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Google To Delete Billions Of Browser Records In Settlement Over Incognito Mode Tracking Lawsuit

The lawsuit, filed in 2020, accused the tech giant of misleading users regarding data collection during "Incognito" browsing.

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Google is set to purge billions of data records following a settlement in a lawsuit alleging the tech giant's improper tracking of users' web-browsing activities, particularly those who believed they were browsing the internet in private mode.

In 2020, a lawsuit accusing Google of misrepresenting the nature of data collection from users utilizing the "Incognito" private browsing mode in its Chrome browser was filed. While Google agreed to settle the suit late last year, the specifics of the settlement were only disclosed in a filing on Monday.

According to court documents filed in San Francisco federal court, as part of the settlement, Google is mandated to delete "billions of data records" reflecting the private browsing behaviors of users involved in the class action suit.

Google will also update its disclosure practices to apprise users of the data it collects each time they commence a private browsing session. The tech giant has already commenced the implementation of these changes.

Over the next five years, Google will empower private browsing users to block third-party cookies as part of the settlement. Furthermore, Google commits to cease tracking individuals' decisions to browse the internet privately.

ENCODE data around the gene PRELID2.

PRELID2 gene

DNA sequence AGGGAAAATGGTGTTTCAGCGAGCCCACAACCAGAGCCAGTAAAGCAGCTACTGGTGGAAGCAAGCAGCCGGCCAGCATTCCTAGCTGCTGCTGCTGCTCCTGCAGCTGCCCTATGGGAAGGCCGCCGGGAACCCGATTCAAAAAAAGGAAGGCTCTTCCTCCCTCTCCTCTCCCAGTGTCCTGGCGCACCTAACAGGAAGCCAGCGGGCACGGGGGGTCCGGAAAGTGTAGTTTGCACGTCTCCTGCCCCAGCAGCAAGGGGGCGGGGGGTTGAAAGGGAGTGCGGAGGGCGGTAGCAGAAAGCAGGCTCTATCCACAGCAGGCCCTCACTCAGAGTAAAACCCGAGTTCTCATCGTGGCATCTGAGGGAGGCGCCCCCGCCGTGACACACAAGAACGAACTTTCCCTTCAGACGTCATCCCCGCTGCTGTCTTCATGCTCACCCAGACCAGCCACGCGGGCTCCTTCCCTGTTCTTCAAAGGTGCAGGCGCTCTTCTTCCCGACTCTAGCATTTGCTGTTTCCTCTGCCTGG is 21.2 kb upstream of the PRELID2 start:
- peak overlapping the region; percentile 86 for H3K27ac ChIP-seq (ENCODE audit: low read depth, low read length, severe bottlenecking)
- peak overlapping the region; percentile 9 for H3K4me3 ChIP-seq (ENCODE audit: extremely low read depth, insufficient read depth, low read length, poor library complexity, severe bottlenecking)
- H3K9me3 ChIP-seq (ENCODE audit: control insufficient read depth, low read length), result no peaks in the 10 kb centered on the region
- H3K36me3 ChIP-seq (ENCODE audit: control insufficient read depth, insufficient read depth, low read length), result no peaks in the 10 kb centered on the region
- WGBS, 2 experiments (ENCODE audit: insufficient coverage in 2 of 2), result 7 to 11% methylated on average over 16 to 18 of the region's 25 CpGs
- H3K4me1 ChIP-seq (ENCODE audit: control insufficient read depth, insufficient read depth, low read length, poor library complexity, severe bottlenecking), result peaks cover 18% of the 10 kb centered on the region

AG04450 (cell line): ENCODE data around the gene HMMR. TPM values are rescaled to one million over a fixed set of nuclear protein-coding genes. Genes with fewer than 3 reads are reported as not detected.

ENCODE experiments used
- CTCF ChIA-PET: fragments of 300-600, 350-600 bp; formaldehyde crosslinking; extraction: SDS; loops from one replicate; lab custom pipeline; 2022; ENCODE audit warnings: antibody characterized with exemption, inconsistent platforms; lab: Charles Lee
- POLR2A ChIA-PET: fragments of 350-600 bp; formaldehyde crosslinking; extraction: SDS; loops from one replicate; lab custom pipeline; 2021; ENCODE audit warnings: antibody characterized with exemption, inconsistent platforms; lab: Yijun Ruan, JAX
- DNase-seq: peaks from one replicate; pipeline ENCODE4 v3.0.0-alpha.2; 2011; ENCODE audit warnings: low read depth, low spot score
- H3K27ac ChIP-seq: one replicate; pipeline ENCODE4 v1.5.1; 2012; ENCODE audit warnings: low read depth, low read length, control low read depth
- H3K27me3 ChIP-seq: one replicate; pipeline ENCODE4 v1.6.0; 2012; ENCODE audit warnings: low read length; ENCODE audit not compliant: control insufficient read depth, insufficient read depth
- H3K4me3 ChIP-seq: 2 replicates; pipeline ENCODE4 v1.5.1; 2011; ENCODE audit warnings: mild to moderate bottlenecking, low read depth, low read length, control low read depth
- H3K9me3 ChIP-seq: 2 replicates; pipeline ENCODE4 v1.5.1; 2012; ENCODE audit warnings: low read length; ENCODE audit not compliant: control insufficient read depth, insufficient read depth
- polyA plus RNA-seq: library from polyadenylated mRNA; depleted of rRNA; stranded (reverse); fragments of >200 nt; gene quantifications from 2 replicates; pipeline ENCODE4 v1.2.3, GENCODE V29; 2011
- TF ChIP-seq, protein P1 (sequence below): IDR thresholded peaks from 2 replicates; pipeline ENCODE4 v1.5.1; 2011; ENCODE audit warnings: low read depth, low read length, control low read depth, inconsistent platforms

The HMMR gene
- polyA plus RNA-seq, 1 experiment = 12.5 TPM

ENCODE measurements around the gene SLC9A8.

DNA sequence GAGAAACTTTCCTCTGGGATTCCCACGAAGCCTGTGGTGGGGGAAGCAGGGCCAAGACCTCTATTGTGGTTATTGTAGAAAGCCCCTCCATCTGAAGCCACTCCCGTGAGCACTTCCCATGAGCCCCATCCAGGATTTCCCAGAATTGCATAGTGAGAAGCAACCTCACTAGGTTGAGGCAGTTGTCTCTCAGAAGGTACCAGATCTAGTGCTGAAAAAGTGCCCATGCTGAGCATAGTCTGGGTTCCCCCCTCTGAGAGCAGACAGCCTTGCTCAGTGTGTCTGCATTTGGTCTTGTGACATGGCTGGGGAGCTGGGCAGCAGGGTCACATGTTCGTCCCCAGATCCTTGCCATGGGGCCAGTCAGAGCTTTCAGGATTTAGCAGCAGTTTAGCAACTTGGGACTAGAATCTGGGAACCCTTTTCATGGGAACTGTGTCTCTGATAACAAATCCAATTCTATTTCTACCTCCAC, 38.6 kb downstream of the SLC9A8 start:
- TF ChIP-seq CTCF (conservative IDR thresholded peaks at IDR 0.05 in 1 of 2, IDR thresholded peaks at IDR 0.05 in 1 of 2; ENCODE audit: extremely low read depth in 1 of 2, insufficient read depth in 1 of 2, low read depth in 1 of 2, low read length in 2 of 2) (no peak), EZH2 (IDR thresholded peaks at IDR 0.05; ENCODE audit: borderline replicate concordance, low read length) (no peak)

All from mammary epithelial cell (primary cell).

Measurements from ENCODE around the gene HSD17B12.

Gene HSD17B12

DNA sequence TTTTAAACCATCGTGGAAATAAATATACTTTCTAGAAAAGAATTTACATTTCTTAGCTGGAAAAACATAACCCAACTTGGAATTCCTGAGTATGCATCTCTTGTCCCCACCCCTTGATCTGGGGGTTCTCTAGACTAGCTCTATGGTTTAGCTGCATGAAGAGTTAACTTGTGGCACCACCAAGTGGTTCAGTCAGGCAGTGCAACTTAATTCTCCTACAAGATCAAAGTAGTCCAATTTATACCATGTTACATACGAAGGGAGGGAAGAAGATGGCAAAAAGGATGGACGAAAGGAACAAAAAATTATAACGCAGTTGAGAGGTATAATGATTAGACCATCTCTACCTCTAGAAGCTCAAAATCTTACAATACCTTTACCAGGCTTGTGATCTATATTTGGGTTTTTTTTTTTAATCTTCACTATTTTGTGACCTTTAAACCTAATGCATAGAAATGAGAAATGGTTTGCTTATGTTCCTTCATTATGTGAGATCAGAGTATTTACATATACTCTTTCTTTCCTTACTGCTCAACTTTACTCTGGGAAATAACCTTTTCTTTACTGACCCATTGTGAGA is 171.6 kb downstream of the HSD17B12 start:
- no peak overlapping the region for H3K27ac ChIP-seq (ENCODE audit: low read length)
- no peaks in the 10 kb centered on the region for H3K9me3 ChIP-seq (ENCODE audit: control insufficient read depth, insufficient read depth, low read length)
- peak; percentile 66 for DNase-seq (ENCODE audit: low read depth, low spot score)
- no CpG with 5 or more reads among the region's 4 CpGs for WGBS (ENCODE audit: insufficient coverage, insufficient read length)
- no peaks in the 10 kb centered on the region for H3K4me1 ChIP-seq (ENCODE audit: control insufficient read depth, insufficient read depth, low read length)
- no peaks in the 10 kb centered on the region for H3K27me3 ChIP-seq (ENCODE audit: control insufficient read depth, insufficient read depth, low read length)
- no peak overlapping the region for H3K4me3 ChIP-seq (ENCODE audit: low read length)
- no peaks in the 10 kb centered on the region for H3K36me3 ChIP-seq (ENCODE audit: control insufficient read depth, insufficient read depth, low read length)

David Boies, the attorney representing the consumer plaintiffs, hailed the settlement as "a historic step in requiring honesty and accountability from dominant technology companies" in a statement to CNN.

Boies emphasized, "Moreover, the settlement requires Google to delete and remediate, in unprecedented scope and scale, the data it improperly collected in the past."

In response, José Castañeda, a spokesperson for Google, expressed satisfaction with the settlement, labeling the lawsuit as "meritless."

"We never associate data with users when they use Incognito mode," Castañeda asserted. "We are happy to delete old technical data that was never associated with an individual and was never used for any form of personalization."

Addressing the financial aspect, Castañeda pointed out that while the plaintiffs initially sought $5 billion, they will not receive any compensation as part of the settlement.

The terms of the settlement, as revealed in court filings on Monday, specify that users will not be awarded damages collectively, but they retain the option to pursue individual claims for damages.